Kulle has also gone completely paperless - a project that didn't happen overnight and one that required him to be a little more savvy. He spent the past four years getting the websites as complete as possible. Now, he faces the issue of "digital citizenship."
"Copying someone's paper used to be an arduous and time-consuming process," he said. "Now, I have incidences where one person will just email an assignment to everyone in their group and the others simply change the name at the top and turn it in as their own."
However, Kulle said, this creates a teachable moment where he can open a dialogue with them about their responsibilities when doing anything digital and how that may have consequences later in life when they are in college or the professional world.
As far as the students are concerned, Kulle said there is a bit of a learning curve in getting assignments completed and submitted on time, but once students have acclimated to the course, most of them really like it.
Lori Stephenson, who teachers German at TCHS, said she could not survive in today's classroom without technology and noted the contrast between her early days as a teacher.
"My first year as a teacher, I was given a black and red pen, a student edition of the text book and a reel-to-reel tape recorder," she said. "Once in awhile I showed movies on the movie projector. I also had an old record player, but I used them all to make the class come alive. The classroom has really evolved in 34 years. My students love to use the technology and are eager to learn in a fast paced, exciting way."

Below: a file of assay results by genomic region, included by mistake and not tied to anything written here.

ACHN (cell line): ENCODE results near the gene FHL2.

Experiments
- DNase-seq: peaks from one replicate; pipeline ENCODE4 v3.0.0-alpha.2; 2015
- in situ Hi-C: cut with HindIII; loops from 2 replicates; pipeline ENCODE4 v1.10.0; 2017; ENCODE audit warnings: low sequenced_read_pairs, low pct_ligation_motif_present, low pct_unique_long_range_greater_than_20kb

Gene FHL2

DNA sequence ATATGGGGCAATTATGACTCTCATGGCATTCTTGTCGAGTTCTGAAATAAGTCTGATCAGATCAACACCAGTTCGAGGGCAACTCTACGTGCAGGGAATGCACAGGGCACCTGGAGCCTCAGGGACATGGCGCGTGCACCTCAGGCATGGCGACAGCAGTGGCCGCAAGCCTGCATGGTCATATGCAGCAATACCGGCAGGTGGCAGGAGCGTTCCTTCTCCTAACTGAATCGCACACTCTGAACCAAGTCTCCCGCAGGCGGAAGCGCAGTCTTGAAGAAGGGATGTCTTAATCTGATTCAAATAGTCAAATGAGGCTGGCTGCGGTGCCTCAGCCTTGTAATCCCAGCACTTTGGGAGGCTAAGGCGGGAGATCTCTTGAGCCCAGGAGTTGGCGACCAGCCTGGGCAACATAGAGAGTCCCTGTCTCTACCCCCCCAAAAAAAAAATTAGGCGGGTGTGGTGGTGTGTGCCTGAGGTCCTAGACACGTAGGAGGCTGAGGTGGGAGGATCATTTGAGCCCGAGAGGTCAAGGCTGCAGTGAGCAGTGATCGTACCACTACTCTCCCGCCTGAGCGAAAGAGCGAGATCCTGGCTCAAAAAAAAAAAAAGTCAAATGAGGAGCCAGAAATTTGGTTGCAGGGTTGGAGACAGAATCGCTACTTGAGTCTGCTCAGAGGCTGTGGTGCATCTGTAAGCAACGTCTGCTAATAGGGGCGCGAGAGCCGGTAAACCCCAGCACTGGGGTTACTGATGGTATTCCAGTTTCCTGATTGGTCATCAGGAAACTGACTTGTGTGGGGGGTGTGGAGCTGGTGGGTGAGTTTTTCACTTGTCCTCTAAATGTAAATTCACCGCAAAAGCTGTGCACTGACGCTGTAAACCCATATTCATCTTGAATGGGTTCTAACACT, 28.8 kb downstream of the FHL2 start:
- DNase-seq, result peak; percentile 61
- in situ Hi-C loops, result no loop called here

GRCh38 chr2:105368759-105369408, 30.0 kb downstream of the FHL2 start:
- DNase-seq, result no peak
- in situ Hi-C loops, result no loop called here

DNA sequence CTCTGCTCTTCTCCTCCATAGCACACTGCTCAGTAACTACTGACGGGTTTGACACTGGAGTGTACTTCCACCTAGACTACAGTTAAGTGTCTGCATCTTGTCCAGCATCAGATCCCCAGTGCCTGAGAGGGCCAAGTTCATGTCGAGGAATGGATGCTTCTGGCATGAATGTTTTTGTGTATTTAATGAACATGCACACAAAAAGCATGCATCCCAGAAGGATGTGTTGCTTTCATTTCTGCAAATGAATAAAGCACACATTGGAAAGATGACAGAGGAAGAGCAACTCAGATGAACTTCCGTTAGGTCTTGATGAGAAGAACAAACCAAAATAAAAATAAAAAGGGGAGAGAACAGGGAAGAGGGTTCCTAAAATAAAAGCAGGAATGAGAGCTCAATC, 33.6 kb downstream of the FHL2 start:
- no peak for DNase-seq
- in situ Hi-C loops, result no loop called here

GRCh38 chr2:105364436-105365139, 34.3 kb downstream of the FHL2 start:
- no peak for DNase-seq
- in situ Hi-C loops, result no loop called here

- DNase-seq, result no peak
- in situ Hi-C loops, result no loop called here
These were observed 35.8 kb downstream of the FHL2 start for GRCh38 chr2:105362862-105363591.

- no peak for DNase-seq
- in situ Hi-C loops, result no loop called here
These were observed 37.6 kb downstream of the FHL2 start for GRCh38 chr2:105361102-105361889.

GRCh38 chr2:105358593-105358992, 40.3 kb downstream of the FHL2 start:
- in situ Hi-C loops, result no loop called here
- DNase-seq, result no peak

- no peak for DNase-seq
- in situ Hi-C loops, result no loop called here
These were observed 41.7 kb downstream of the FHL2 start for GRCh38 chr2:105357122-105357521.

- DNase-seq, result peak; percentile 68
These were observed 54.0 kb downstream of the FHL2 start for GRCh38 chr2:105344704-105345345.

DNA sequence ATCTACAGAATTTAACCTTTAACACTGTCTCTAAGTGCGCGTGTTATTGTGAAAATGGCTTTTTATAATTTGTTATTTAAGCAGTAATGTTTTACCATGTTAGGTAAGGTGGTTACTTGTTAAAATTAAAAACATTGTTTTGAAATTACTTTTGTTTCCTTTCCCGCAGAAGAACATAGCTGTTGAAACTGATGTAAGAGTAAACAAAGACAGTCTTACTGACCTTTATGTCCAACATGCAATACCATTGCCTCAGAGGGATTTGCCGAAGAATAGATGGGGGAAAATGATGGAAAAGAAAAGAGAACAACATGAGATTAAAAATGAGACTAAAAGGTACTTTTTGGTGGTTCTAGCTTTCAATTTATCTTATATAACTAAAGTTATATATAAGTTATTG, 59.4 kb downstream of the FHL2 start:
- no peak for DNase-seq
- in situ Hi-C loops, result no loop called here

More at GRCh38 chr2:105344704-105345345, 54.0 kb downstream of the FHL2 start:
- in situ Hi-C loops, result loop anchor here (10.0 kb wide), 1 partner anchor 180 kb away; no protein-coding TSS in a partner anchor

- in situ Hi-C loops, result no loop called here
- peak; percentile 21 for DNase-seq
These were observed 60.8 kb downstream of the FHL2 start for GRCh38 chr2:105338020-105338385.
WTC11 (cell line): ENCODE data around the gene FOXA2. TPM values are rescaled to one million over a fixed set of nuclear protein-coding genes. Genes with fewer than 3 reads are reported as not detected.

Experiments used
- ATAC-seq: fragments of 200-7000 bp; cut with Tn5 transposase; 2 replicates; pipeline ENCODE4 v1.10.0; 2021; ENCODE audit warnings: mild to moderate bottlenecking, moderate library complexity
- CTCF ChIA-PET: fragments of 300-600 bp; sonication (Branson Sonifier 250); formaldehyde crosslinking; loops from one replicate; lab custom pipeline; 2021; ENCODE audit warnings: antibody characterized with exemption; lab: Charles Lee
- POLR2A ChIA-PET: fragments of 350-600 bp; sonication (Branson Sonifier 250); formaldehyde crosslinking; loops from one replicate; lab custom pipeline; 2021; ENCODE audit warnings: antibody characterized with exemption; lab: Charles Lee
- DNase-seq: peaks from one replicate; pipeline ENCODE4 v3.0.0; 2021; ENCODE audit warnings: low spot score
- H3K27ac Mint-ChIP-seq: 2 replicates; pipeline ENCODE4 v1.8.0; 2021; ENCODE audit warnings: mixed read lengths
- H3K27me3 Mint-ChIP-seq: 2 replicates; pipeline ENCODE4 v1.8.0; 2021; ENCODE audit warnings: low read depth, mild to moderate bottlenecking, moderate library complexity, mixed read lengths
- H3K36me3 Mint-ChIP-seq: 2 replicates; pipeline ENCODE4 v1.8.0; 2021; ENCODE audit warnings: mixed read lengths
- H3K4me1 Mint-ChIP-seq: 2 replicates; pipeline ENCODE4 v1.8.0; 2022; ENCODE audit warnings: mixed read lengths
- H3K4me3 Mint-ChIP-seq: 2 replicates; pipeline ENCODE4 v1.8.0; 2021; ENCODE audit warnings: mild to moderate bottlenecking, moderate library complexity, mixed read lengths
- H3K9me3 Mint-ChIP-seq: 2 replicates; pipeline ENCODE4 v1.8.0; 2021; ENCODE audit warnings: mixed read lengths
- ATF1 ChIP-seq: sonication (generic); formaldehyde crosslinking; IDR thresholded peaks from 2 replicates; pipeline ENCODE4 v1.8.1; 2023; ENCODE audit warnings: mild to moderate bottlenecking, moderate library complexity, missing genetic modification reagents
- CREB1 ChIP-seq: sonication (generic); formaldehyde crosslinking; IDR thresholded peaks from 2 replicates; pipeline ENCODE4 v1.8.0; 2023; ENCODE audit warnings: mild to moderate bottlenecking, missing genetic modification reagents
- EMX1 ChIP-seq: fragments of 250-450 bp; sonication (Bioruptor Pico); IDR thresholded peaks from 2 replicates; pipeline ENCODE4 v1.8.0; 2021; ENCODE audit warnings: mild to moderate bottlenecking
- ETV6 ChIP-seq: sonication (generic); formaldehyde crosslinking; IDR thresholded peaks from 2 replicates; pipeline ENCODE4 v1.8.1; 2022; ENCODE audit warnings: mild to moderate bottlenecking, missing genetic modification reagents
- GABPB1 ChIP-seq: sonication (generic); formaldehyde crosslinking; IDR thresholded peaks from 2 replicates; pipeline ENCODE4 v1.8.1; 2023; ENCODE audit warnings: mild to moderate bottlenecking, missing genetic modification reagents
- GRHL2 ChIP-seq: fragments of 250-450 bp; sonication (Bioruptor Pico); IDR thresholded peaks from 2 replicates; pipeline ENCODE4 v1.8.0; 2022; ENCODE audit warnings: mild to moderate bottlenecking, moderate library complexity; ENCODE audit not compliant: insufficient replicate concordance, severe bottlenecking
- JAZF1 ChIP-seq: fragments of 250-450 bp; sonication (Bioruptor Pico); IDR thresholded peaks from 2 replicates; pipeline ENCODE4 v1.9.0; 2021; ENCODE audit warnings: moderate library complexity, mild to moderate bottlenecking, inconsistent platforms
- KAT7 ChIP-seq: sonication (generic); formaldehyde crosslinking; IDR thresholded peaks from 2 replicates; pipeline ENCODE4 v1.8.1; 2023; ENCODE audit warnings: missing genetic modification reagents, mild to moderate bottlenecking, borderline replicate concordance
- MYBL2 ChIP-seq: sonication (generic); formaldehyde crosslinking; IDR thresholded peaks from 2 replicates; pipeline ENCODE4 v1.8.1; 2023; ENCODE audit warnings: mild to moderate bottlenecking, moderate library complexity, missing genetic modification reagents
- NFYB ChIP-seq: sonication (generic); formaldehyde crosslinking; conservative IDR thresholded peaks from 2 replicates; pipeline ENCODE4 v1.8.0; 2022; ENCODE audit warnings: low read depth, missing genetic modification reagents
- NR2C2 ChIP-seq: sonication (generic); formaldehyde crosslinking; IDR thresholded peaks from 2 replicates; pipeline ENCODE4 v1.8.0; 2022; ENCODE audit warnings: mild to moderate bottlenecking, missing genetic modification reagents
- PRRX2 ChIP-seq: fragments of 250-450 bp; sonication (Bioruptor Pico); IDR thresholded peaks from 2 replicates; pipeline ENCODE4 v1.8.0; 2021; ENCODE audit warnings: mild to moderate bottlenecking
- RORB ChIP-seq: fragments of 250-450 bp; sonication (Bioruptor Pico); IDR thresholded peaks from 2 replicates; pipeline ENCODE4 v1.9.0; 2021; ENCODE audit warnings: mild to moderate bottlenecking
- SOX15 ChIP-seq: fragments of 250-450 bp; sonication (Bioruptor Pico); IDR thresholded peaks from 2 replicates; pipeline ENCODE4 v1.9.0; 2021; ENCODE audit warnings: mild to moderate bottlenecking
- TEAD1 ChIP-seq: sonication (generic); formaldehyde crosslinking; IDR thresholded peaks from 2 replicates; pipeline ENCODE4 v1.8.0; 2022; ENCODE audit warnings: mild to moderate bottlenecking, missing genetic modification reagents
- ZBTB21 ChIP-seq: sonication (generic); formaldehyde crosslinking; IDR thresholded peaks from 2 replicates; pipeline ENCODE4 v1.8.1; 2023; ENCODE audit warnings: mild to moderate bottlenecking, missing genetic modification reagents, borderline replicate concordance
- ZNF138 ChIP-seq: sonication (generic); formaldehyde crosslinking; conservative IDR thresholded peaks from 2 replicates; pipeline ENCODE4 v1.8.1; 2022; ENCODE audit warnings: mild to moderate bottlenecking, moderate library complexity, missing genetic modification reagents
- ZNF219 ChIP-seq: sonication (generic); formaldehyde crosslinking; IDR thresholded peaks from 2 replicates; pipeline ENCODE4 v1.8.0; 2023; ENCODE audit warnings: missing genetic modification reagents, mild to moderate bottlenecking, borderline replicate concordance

Stephenson uses an interactive board to display her lessons and a program - ActivExpressions - that comes in the form of a smartphone look-a-like that allows students and teachers to immediately view and discuss responses to the lesson.
"The Promethean Board empowers my effectiveness as a teacher," she said. "My lessons are very interactive with all students participating, and since I use the ActivExpressions as immediate feedback, it makes learning fun and personal."
For example, last week the class listened to The Wise Guys, a popular German rock group. To prepare her students, Stephenson used her board to display pictures of new vocabulary used in the song.
"I use a technique where I personalize questions in order for them to comprehend the new vocabulary," she said. "After watching the band's video, I displayed questions that pertain to the students' every day lives. Then while using our new interactive digital drop down lab, students were randomly put in pairs and they interviewed each other, while I listen and add comments or help them."
The students then took the information and with their ActivExpressions texted their answers to the board and the class not only found out about the habits of the students who were interviewed, it also gave Stephenson a chance to review specific grammar points while students' answers remained anonymous, she said.
"All students were participating 100 percent in the target language using different technological tools," she said. "This is a great example of a student-centered classroom, which is how my class is set up."